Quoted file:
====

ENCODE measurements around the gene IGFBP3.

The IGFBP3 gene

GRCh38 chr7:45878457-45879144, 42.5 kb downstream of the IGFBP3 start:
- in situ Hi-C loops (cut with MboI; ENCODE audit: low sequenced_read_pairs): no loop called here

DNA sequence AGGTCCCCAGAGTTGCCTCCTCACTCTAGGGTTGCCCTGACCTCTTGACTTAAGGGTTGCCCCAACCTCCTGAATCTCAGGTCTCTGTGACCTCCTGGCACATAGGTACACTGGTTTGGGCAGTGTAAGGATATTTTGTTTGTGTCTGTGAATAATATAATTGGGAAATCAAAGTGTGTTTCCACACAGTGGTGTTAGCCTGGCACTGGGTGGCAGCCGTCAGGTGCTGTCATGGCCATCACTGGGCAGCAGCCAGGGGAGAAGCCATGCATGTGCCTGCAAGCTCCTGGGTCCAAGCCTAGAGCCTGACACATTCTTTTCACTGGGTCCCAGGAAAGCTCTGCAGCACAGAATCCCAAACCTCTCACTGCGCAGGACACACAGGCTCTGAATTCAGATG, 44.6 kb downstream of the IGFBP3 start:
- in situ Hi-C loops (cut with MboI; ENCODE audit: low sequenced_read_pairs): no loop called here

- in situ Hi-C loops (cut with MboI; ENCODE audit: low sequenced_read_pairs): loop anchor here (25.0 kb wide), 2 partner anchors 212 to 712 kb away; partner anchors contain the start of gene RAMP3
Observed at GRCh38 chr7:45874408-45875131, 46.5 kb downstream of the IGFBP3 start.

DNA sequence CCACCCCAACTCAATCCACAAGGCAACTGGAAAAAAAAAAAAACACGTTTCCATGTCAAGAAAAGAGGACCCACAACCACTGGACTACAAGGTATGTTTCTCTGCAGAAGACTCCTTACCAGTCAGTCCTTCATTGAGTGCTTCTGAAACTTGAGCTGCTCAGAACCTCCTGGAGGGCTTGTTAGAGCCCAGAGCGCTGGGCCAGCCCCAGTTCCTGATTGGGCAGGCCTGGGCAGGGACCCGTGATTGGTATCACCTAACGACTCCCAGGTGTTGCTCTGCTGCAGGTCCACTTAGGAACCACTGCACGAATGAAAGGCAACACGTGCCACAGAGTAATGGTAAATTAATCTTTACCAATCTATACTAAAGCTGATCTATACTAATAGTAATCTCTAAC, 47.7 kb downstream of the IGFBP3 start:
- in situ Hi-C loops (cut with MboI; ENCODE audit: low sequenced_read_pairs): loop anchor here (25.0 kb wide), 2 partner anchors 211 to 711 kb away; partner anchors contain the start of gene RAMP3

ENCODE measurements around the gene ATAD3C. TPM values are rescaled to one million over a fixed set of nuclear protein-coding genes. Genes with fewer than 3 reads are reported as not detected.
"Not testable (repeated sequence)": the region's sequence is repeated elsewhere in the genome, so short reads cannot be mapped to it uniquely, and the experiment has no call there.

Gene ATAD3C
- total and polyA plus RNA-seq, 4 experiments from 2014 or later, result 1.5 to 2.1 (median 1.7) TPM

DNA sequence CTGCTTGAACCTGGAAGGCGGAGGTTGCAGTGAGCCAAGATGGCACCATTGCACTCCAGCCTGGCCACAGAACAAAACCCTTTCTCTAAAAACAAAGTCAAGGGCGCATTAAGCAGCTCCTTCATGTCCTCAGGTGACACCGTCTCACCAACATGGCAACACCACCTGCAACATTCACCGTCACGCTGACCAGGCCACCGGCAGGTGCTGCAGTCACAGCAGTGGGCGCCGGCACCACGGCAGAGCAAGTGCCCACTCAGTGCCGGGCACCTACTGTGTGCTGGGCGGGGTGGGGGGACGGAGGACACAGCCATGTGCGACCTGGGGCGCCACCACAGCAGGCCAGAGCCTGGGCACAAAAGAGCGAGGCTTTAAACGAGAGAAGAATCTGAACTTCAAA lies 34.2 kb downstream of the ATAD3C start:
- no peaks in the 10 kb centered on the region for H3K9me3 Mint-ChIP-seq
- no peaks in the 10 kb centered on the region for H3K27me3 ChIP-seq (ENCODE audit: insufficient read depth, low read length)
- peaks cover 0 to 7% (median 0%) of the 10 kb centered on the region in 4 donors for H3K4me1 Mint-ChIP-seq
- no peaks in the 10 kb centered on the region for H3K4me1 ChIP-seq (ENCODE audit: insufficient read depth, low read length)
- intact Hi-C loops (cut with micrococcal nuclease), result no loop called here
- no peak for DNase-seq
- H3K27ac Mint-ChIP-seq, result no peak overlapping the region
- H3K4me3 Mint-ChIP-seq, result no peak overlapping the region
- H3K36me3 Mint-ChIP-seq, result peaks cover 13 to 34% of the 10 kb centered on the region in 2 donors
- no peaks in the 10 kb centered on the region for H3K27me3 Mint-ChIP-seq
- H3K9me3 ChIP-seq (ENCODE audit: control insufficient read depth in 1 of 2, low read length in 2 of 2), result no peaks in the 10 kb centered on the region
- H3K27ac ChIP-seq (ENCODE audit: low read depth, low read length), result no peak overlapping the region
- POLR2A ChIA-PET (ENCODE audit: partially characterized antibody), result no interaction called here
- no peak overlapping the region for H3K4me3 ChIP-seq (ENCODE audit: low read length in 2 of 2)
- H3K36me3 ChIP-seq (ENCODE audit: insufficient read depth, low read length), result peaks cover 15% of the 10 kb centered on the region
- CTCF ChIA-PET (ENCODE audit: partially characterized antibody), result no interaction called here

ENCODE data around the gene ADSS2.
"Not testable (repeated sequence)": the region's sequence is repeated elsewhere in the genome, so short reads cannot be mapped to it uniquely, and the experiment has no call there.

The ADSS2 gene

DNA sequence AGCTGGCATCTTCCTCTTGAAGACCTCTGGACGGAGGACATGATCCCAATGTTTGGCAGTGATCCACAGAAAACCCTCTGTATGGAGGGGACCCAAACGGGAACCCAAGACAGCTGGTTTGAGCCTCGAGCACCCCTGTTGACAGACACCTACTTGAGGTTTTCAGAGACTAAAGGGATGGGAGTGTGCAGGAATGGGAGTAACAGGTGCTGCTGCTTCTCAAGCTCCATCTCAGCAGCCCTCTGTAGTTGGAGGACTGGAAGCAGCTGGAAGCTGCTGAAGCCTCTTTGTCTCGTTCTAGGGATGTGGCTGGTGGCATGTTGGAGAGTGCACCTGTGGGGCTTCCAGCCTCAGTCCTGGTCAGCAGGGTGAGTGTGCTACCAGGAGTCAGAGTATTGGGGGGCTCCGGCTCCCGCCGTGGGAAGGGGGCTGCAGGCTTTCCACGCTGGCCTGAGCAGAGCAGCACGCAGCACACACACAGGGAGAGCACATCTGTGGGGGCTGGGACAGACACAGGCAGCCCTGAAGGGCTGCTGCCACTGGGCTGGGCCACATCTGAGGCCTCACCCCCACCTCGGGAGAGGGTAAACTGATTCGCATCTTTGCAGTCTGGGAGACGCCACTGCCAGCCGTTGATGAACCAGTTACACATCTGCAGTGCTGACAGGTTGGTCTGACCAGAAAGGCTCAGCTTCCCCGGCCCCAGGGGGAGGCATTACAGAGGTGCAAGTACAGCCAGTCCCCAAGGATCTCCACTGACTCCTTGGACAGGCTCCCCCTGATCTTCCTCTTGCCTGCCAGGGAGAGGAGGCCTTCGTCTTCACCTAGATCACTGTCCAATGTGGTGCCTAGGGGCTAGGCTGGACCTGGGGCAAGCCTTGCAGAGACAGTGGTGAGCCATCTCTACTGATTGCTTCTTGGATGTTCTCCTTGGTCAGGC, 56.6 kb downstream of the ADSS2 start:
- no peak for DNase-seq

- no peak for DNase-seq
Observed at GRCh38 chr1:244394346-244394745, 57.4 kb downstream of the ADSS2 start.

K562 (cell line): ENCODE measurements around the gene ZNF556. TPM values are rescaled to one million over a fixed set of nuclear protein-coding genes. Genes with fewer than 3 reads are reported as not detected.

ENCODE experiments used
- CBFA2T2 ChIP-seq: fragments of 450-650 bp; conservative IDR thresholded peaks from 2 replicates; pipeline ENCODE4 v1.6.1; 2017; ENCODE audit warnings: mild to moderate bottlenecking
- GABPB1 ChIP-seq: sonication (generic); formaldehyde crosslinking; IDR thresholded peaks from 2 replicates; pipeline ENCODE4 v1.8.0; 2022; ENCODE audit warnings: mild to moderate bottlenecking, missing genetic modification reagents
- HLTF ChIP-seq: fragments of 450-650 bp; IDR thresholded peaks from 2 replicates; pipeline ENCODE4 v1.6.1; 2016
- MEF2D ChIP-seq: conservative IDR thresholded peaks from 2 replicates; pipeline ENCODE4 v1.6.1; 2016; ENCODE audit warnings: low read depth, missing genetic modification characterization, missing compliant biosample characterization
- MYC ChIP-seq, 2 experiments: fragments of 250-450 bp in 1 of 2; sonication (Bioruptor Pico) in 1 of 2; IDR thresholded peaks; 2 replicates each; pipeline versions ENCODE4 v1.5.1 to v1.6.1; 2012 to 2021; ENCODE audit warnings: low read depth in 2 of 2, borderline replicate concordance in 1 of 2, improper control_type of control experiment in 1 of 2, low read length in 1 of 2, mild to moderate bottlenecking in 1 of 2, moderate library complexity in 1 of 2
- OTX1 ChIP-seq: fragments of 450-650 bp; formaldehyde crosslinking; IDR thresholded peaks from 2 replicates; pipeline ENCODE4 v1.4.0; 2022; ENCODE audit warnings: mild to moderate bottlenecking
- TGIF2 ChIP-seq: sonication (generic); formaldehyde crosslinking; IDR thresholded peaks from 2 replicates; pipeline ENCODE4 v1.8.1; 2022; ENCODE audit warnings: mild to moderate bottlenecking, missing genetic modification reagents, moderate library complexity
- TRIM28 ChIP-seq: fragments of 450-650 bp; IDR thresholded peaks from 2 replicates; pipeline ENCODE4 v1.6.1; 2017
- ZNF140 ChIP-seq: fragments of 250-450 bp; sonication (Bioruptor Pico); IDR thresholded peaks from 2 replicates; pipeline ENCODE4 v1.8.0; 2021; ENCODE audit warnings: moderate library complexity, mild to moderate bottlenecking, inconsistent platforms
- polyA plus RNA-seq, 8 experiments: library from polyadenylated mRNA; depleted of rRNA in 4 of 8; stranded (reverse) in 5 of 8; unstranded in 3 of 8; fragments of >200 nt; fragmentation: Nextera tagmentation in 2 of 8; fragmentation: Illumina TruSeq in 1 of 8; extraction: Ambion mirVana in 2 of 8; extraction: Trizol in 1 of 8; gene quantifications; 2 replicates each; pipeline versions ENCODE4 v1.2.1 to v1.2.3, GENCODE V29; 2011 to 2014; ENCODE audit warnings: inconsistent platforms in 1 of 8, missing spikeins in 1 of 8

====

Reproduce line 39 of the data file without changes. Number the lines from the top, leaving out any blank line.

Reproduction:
K562 (cell line): ENCODE measurements around the gene ZNF556. TPM values are rescaled to one million over a fixed set of nuclear protein-coding genes. Genes with fewer than 3 reads are reported as not detected.